La génesis de la debacle de la industria azucarera pasa por la combinación de varios factores que han incidido en su desarrollo. En primer lugar, hay que señalar el tema de la propiedad de la tierra y la organización empresarial que rige la industria. En segundo lugar, la base legal, es decir, las leyes que hoy dan soporte al desarrollo de esa industria en la Isla. Y en tercer lugar, la falta de visión estratégica de quienes hoy dirigen la industria; en otras palabras, la falta de visión estratégica del Gobierno.

Hace un siglo Cuba era uno de los productores de azúcar más importantes en el mercado internacional. Sin embargo, el mal desempeño de su industria azucarera acumulado en los últimos 62 años de economía centralizada empujó al país a convertirse en un mercado importador de azúcar.

En 2018, la producción de azúcar en la Isla apenas llegó a 1.1 toneladas métricas. Dicha cifra representó un 16.3% menos que la producción alcanzada en 1905. La producción de 816.000 toneladas lograda en 2021 confirma claramente el impactante declive de la industria.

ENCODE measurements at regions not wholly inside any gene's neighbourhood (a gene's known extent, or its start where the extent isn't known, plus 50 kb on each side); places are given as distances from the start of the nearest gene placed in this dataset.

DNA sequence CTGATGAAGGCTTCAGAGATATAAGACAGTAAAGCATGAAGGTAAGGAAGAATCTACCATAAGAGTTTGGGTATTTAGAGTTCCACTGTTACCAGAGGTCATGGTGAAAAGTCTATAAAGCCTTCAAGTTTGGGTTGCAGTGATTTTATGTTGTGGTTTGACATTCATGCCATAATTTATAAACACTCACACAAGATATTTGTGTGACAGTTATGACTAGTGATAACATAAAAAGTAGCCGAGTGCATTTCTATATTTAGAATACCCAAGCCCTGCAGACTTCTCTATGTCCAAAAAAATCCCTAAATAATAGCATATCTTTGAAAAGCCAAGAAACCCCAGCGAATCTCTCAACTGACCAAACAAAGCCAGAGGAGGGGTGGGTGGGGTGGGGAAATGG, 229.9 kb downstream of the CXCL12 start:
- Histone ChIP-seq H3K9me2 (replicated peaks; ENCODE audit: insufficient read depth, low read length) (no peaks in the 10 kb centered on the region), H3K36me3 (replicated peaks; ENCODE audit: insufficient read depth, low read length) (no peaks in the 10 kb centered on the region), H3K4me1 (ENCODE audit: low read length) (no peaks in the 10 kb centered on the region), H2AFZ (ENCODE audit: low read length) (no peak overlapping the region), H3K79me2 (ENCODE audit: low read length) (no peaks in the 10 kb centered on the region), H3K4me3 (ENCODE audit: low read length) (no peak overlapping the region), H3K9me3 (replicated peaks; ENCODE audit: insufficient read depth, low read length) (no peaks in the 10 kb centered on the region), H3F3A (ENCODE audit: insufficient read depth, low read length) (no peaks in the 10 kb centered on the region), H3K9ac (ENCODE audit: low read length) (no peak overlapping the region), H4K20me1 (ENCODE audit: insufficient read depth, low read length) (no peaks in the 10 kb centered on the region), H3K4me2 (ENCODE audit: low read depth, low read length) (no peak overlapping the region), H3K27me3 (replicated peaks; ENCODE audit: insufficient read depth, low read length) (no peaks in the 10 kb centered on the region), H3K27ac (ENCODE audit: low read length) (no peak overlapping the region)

Figura 1. Serie histórica de la producción de azúcar (TM), 1905-2021.

Fuente:  Havana Consulting Group a partir de los datos publicados por la Oficina Nacional de Estadísticas e Información (ONEI).

Esta figura nos muestra claramente la debacle en la que se ha sumido la industria azucarera cubana en los últimos 30 años, desde que desaparecieron los mercados de la URSS y el campo socialista de Europa del Este.

En 1958 el país tenía 161 centrales funcionando a toda máquina y una fuerte presencia de inversión extranjera, sobre todo norteamericana. Del total de centrales en activo, 36 pertenecían a empresas norteamericanas, 121 estaban en manos de empresarios privados cubanos, tres eran de españoles y uno de franceses.

Para Continuar: La industria azucarera de Cuba

Reparaciones, Central Australia, Noviembre de 1994, Photos por Arch Ritter
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CUBA SUGAR HARVEST PILES ON ECONOMIC WOES

Reuters , May 10, 2021 9:18PM EDT

Original Article: Cuba’s Sugar Harvest

By Marc Frank

HAVANA, May 10 (Reuters) – With Cuba’s sugar harvest poised to draw to a close as the coronavirus pandemic rages, production stands at little more than two-thirds of planned levels, an industry official said on Monday, indicating the smallest crop in more than a century.

In yet another blow to the ailing Cuban economy, Jose Carlos Santos Ferrer, first vice president of state sugar monopoly AZCUBA, told the state Cuban News Agency that as of end-April, production had reached 68% of the Communist-run country’s plan. With the planned target announced earlier this year as 1.2 million tonnes of raw sugar, that means a harvest of 816,000 tonnes – the lowest since 1908.